Years of drought have taken a toll on agriculture, particularly cattle ranching. Now instead of too little water, there's too much. But the rains may revive pastures and allow rebuilding of herds.
Baltimore, the state of Maryland and nonprofits are trying to get money quickly to almost 400 businesses affected by recent unrest to reopen or recoup their losses. But the aid is coming in slowly.
Four of 12 casinos in Atlantic City closed last year, but the first quarter of 2015 brought good news to those remaining. The local economy is still reeling, but less competition means higher profits.
The tech giant, whose iTunes store is the recording industry's largest retailer, finally unveiled its streaming service, which will cost $9.99 a month for unlimited access to music.
Searching a medical issue on the Internet seems harmless enough, but one researcher found that online medical searches may be seen by hidden parties, and the data even sold for profit.
A Philadelphia health insurance company analyzes its clients' health data and other factors to find the frailest and assign them health coaches. That may improve health, but is it a breach of privacy?
Making ancient Georgian wine is pretty uncomplicated: Toss grapes into a huge, egg-shaped pot, bury it, walk away. What comes out is an orange wine with a deep tannin flavor prized around the world.
If the court rules against the Obama administration, health insurance subsidies could be eliminated for more than 6 million people in states that use HealthCare.gov, the federal exchange website.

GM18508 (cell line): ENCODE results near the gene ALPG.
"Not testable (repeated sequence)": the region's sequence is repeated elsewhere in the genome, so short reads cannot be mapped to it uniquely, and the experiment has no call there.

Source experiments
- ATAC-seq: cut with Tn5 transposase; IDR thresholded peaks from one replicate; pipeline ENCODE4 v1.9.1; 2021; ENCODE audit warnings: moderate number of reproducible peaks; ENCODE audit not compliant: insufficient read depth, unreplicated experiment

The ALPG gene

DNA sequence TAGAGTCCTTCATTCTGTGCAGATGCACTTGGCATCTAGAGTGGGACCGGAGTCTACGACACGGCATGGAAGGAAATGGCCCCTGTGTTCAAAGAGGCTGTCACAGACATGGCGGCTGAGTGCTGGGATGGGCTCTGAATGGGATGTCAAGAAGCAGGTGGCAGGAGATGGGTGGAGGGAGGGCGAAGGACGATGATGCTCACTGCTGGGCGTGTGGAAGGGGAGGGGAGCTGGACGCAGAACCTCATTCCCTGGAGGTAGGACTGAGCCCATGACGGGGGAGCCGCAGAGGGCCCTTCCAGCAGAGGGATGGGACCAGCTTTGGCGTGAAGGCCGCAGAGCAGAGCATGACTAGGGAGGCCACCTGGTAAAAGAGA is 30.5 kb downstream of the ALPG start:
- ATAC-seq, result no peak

At issue: punishments for an earlier strike. NPR's Lauren Frayer says of Spain's controllers, "They're among the best-paid civil servants, with average salaries almost half a million dollars a year."
Residents are still fighting Chinese manufacturers who sold bad drywall that went into the post-Katrina rebuilding effort. On Tuesday their case picks up again in a New Orleans federal courtroom.
New regulations are scheduled to take effect July 1 — the latest in a series of challenges to the industry.
Every time you "Like" a Facebook post, among other things, you help provide data to an algorithm. But algorithms, like the humans who design them, aren't foolproof — and can reflect bias.
General Electric is entering the final year of a billion-dollar cleanup of PCB-contaminated water. The project was once controversial — now, even some early critics are asking for it to be continued.
Farmers in New Mexico are worried about the future of the state's most beloved crop: green and red chiles. They're increasingly relying on salty groundwater, which damages the soil and the crops.
Last year, big fleets in the Bering Sea caught more halibut, by accident, than local fishermen caught on purpose. The big ships throw out that halibut; the local fishermen make their living from it.
Tim Cook didn't mention Google, Facebook or Twitter by name, but it's pretty clear those were the companies he meant. But is Apple faultless on privacy issues? It collects lots of data too.
Younger workers are likely to find more job opportunities and better wages. But still, it's tough out there. The May unemployment rate for teens was 17.9 percent, about triple the national average.
Wal-Mart has said it will turn up the heat and turn down the Justin Bieber music at stores to appease employees. But it's not addressing the most glaring problems in its supply chain, activists say.
Snapchat and Facebook's early fundraising efforts have nothing on presidential campaigns, a new report finds.
Who are some of the diverse voices emerging in tech and science? This summer, All Tech Considered will lead a storytelling project to engage with innovators who are making an impact.